Dynamic Compressors are widely in use in gas turbine and steam engines as they are able to raise the pressure of a relatively large volume of working gases while operating at relatively high rotational speeds. On the contrary, conventional types of positive displacement compressors are not convenient for use in gas turbine engines, and the like, as the friction between the rubbing parts within them limits their practically useful range of operating rotational speeds.

SUMMARY OF THE INVENTION

The present invention provides a rotary positive displacement compressor having no rubbing parts within, which allows its use in the applications wherein relatively high operating rotational speeds are needed.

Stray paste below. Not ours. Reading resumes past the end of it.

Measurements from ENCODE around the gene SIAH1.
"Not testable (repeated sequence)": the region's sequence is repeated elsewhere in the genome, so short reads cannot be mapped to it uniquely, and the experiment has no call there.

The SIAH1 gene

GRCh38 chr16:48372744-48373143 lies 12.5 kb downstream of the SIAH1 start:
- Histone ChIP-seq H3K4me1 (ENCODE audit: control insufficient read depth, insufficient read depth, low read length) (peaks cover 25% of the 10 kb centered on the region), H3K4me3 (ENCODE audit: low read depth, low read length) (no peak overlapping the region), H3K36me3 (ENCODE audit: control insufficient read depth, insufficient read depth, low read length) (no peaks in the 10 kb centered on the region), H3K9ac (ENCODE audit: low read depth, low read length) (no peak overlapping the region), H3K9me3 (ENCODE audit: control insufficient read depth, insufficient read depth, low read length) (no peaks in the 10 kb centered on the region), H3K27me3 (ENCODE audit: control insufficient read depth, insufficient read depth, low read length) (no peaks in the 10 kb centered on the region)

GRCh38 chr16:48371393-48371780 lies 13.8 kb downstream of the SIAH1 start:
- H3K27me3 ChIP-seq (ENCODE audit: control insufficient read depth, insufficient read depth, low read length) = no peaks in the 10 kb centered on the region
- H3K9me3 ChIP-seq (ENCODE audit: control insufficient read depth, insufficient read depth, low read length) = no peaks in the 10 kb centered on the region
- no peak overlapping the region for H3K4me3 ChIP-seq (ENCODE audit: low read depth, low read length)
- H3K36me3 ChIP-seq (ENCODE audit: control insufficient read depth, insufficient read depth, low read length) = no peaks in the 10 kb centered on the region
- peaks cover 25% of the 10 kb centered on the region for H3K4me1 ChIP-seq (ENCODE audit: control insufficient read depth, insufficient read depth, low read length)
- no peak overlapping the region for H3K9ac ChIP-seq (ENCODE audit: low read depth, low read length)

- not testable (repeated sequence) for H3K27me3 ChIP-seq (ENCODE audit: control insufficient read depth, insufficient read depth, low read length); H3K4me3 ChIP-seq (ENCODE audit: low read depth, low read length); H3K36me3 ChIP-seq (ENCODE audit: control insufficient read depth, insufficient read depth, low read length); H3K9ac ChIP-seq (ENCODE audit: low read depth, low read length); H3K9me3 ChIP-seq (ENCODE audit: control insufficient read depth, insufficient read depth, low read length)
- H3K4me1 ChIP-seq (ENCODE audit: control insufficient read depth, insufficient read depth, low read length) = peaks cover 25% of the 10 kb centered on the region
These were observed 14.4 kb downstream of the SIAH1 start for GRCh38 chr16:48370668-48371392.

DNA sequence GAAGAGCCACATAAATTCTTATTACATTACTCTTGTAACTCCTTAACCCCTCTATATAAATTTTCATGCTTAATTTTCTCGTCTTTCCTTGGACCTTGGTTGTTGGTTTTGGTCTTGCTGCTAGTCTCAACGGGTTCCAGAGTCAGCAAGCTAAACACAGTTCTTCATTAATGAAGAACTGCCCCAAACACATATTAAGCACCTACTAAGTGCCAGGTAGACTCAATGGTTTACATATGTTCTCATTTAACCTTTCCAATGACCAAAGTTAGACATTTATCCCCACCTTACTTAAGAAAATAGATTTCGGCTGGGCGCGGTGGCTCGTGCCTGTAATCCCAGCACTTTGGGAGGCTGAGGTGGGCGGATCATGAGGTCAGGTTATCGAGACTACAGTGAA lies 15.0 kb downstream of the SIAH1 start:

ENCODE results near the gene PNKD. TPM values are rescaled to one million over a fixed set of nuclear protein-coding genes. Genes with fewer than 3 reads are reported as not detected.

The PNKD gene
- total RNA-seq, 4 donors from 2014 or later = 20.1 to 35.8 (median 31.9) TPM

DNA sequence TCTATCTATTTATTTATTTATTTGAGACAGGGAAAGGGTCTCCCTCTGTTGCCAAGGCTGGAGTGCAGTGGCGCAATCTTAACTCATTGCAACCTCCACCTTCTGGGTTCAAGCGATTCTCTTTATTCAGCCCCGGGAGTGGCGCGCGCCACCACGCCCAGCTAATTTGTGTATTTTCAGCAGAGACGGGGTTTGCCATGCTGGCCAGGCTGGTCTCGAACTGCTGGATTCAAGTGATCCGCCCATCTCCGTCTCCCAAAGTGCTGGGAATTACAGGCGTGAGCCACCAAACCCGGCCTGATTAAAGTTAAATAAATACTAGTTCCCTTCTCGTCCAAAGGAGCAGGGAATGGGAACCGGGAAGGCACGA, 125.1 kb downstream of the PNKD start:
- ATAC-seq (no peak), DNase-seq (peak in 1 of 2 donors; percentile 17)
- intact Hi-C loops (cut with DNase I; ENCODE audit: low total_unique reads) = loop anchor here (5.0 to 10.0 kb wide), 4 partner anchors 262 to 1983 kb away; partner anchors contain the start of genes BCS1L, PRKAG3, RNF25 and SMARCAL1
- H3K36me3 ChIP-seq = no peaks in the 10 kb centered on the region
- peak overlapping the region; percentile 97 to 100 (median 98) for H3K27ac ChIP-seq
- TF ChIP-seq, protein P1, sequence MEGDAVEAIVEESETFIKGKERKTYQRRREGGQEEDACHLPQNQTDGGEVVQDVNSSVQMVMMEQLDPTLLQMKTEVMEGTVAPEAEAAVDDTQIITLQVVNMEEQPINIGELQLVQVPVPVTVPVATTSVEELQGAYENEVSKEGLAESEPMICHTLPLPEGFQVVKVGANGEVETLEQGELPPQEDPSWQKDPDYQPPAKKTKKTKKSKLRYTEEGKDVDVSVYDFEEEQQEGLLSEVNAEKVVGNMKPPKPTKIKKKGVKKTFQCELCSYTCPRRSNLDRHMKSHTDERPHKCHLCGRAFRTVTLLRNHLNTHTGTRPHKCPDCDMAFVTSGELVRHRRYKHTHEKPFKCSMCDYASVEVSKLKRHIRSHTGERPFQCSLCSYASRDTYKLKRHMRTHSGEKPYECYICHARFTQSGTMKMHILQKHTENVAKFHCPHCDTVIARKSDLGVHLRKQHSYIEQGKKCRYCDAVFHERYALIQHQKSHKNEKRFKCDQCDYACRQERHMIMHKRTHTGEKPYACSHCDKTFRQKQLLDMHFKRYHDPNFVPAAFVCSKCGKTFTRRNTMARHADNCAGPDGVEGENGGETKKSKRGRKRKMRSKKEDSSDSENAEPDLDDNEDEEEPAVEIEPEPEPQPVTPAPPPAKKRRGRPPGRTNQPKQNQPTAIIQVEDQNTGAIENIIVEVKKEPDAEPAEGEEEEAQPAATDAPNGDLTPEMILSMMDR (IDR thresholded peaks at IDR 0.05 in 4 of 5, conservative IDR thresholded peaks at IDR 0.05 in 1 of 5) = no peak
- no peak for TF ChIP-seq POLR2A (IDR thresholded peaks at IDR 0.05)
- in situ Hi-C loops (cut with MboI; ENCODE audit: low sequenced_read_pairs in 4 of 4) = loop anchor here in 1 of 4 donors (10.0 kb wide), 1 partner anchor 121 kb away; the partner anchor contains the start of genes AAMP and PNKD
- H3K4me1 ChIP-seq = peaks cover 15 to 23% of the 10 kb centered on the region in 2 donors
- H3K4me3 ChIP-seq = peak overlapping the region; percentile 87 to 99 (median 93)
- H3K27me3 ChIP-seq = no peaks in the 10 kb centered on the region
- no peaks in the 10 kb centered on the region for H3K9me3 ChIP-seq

Accordingly, the present invention provides a rotary ram-in compressor having a plurality of feeding channels, moving at high speed, through which working gases are rammed, followed by positive displacement of the rammed in gases to a receiver. In a preferred embodiment, the rotary ram-in compressor comprises a stationary casing having at least one inlet passage, for admission of working gases, and a receiver; a drive shaft supported for rotation in a given direction inside the casing by an arrangement of bearings; and a rotor assembly comprising a first disk secured for rotation with the drive shaft and lying in a first plane transverse to the rotational axis of the drive shaft; a second disk lying in a second plane transverse to the rotational axis of the drive shaft, with the inner surfaces of the two disks defining an annular space in-between; and a plurality of vanes arranged circumferentially within said annular space, each vane attached to both disks defining the annular space, each vane has a leading edge, a trailing edge, a concave surface and a convex surface, with the average angles of inclination of the successive portions of the vane with respect to a plane comprising the midpoint of the vane and perpendicular to a radial plane including the rotational axis of the rotor and the midpoint of the vane decreases preferably gradually from its leading edge towards its trailing edge, within a range from about +2 to about −18 degrees, the opposing parts of the surfaces of each two adjacent vanes along with the opposing parts of the two disks' surfaces confined between the opposing parts of the surfaces of each two adjacent vanes defining a feeding channel between them, each feeding channel has an inlet communicating with the inlet passage of the compressor, and an outlet communicating with the relatively inner part of the annular space confined by the vanes, with means for active sweeping of the pressurized gases from the compressor's receiver being provided.